Posts Tagged ‘Joey Langston’
Friday, January 22nd, 2010

U.S. Attorney Jim Greenlee on Wednesday announced he will retire as the top federal prosecutor in the Northern District of Mississippi on Jan. 31, The Associated Press reports. The Bush holdover has been the district’s U.S. Attorney since 2001.

Over the weekend, we reported that Greenlee would be leaving his post soon, as Gina Phillips Kilgore, chief deputy for operations at the U.S. District Court in Oxford, Miss., sent out an e-mail titled “Jim Greenlee Retirement Reception.” A copy of the email was forwarded to The Daily Journal of Mississippi.

President Obama has yet to nominate a replacement for Greenlee. Oxford-based defense lawyer Christi McCoy has been under consideration for the job, but we reported last month that her candidacy stalled over questions about her affiliation with a private investigator under investigation for allegedly padding his bills.

Mississippi lawyers have told us Greenlee wrote a letter to the Justice Department about McCoy’s ties to the private investigator, but Greenlee’s office has declined to say whether such a letter exists. Main Justice submitted a Freedom of Information Act request in November asking for a copy of any letter, if it exists.

McCoy was recommended for the U.S. Attorney post by Mississippi Reps. Bennie Thompson and Travis Childers, both Democrats.

McCoy once worked at the law firm of Joey Langston — who pleaded guilty to conspiring with Scruggs to bribe a judge. She also represented former state auditor Steve Patterson, who pleaded guilty in another Scruggs-related judicial bribery case.

Another possible candidate is Assistant U.S. Attorney Curtis Ivy.

Sunday, January 17th, 2010

U.S. Attorney Jim Greenlee soon will be leaving his post as the top federal prosecutor in the Northern District of Mississippi, The Daily Journal of Mississippi reports. The Bush holdover has been the district’s U.S. Attorney since 2001.

Greenlee’s departure has been rumored for months, amid various reports that made his Oxford-based office seem something of a soap opera.

The latest: Mississippi journalist Patsy Brumfield reports that an FBI agent who was indicted last week for failing to disclose a personal financial interest in the FBI building in Oxford had sought whistle blower status a couple of years ago after reporting concerns that Greenlee’s office had improperly targeted area Muslims for investigation after the 9/11 attacks.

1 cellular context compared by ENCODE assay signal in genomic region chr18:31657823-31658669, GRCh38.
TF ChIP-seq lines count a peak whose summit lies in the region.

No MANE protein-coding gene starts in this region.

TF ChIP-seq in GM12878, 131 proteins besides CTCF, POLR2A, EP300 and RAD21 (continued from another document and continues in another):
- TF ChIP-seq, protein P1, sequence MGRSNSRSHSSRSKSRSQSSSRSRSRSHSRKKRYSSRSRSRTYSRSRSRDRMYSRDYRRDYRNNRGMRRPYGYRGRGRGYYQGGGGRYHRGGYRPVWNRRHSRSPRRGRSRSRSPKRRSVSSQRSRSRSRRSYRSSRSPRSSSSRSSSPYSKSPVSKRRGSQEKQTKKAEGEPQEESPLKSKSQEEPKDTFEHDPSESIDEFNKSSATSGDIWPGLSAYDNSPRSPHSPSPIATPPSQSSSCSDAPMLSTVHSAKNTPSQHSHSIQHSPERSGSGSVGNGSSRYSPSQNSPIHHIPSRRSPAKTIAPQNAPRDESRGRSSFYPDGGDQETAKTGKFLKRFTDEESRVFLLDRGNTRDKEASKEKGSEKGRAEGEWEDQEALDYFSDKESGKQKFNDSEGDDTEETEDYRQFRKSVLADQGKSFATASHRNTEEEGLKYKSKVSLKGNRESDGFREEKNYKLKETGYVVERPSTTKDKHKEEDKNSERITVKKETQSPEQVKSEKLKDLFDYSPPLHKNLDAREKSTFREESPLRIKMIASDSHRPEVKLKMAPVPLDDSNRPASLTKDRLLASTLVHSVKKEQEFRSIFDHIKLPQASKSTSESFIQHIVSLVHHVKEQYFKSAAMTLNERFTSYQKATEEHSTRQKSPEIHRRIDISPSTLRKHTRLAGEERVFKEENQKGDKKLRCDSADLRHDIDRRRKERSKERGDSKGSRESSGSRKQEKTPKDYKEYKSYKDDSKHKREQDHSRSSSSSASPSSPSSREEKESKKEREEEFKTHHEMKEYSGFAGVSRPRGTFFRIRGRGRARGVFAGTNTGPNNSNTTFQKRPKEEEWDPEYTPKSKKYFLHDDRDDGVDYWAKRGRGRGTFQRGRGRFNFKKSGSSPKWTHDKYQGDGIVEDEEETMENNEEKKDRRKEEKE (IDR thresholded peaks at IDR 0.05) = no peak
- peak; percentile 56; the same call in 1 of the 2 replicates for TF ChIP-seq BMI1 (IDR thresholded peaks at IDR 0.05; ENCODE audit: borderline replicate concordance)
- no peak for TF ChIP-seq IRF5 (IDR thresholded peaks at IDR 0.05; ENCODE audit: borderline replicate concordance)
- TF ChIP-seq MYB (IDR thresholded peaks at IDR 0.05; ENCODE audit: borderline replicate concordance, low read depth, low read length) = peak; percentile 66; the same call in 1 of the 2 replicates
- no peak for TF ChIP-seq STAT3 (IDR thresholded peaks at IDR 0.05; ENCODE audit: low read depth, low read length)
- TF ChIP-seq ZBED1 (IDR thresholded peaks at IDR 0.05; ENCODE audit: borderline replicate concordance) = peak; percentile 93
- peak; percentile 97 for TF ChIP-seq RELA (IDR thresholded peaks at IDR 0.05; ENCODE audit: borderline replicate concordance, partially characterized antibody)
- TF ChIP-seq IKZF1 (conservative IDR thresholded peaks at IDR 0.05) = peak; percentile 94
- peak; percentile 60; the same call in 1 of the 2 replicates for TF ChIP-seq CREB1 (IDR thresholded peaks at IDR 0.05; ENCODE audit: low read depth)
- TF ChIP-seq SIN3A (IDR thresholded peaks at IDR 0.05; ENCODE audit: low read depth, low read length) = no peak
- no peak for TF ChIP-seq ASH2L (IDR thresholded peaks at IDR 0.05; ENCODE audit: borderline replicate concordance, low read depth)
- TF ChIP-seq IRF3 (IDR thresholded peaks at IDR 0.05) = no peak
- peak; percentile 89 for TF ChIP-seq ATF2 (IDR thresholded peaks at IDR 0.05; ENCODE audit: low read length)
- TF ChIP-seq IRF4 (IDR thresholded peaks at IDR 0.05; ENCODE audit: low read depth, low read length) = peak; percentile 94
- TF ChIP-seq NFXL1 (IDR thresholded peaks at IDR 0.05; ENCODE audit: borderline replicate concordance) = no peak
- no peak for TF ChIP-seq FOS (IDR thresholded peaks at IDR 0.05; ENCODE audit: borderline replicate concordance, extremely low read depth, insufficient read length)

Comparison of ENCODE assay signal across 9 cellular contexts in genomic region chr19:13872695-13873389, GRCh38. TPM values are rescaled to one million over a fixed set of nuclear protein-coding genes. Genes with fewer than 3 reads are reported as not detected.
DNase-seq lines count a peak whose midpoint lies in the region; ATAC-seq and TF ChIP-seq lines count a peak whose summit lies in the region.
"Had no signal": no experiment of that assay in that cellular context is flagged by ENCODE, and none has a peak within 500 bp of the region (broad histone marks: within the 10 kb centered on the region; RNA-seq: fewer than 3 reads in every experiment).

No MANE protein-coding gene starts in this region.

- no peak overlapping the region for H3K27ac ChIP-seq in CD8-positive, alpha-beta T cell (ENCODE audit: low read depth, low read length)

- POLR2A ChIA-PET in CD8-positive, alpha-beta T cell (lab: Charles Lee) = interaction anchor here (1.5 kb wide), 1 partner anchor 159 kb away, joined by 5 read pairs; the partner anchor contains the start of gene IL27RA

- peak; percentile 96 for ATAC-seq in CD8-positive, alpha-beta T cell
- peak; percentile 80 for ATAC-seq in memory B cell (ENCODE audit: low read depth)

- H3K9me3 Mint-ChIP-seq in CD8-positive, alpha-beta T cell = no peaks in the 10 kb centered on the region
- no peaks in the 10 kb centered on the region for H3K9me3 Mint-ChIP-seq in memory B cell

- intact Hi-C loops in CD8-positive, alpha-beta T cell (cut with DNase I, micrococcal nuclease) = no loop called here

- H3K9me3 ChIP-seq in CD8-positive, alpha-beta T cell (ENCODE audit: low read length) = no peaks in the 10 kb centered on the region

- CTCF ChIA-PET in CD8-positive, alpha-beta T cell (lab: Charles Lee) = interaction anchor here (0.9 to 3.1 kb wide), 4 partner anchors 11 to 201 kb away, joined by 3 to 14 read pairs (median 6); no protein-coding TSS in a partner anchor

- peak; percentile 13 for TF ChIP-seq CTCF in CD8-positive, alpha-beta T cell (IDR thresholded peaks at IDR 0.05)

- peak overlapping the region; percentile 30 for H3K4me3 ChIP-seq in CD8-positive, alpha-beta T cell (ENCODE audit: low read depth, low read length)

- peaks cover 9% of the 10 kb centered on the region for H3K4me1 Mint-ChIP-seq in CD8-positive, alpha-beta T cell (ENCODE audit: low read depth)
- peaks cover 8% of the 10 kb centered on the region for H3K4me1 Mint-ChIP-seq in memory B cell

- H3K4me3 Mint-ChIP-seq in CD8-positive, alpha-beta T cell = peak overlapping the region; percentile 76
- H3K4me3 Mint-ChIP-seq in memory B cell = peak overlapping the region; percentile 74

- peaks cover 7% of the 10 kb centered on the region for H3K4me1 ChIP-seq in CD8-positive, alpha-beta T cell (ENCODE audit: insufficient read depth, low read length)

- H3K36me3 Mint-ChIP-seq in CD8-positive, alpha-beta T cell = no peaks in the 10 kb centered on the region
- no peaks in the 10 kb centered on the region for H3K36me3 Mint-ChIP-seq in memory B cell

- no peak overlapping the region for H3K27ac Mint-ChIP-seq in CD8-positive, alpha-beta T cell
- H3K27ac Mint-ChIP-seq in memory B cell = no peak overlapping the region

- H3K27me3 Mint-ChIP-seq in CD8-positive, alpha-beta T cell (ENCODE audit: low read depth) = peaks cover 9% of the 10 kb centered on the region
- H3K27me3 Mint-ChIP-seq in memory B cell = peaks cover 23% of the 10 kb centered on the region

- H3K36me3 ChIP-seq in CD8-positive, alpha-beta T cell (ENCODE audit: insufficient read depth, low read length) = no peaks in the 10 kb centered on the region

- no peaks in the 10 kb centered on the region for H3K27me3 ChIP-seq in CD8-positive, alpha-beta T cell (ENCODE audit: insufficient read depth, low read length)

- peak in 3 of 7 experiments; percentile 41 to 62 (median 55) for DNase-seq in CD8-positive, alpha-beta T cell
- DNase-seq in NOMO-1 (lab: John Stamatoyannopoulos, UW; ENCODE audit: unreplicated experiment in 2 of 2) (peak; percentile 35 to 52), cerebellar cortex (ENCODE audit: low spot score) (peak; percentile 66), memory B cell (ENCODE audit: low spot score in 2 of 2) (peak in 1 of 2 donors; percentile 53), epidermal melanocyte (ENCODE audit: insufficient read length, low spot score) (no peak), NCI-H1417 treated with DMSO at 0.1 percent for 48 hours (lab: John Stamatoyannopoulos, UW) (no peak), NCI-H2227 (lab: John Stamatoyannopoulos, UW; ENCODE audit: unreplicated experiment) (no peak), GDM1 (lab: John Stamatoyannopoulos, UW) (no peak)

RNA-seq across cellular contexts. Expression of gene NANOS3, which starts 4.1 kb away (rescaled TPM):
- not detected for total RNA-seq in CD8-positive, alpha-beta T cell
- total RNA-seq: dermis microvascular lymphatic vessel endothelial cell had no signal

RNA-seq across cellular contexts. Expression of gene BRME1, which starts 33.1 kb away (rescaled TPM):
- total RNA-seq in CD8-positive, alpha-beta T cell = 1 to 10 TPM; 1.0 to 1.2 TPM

The so-called Convenience Store Initiative didn’t find any terrorist links, but prosecutors did end up charging some 60 people with selling excessive amounts of pseudoephedrine, used to make methamphetamine, an illegal drug.

The agent, Hal Neilson, also reportedly raised ethics concerns about a book that a former Assistant U.S. Attorney in the district, Tom Dawson, wrote about his prosecution of billionaire Mississippi trial lawyer Richard “Dickie” Scruggs in a judicial bribery scandal, Brumfield wrote. Read our previous report on Dawson’s book here.

Greenlee and the office’s spokesman have declined to comment about his rumored departure.

On Friday, Gina Phillips Kilgore, chief deputy for operations at the U.S. District Court in Oxford, Miss., on Friday sent out an email titled “Jim Greenlee Retirement Reception.” A copy of the email was forwarded to The Daily Journal.

The email indicated the retirement party will take place on Jan. 29 from 2 p.m. to 4 p.m. at the Oxford-University United Methodist All-Purpose Center, The Daily Journal reported.

First Assistant U.S. Attorney Bill Martin reportedly will serve as the office’s interim U.S. Attorney, according to The Daily Journal.

President Obama has yet to nominate a replacement for Greenlee. Oxford-based defense lawyer Christi McCoy has been under consideration for the job. We reported last month that her candidacy stalled over questions about her affiliation with a private investigator under investigation for allegedly padding his bills.

Mississippi lawyers have told us Greenlee wrote a letter to the DOJ about McCoy’s ties to the private investigator, but Greenlee’s office has declined to say whether such a letter exists. Main Justice submitted a Freedom of Information Act request in November asking for a copy of any letter, if it exists.

McCoy was recommended for the U.S. Attorney post by Mississippi Reps. Bennie Thompson and Travis Childers, both Democrats.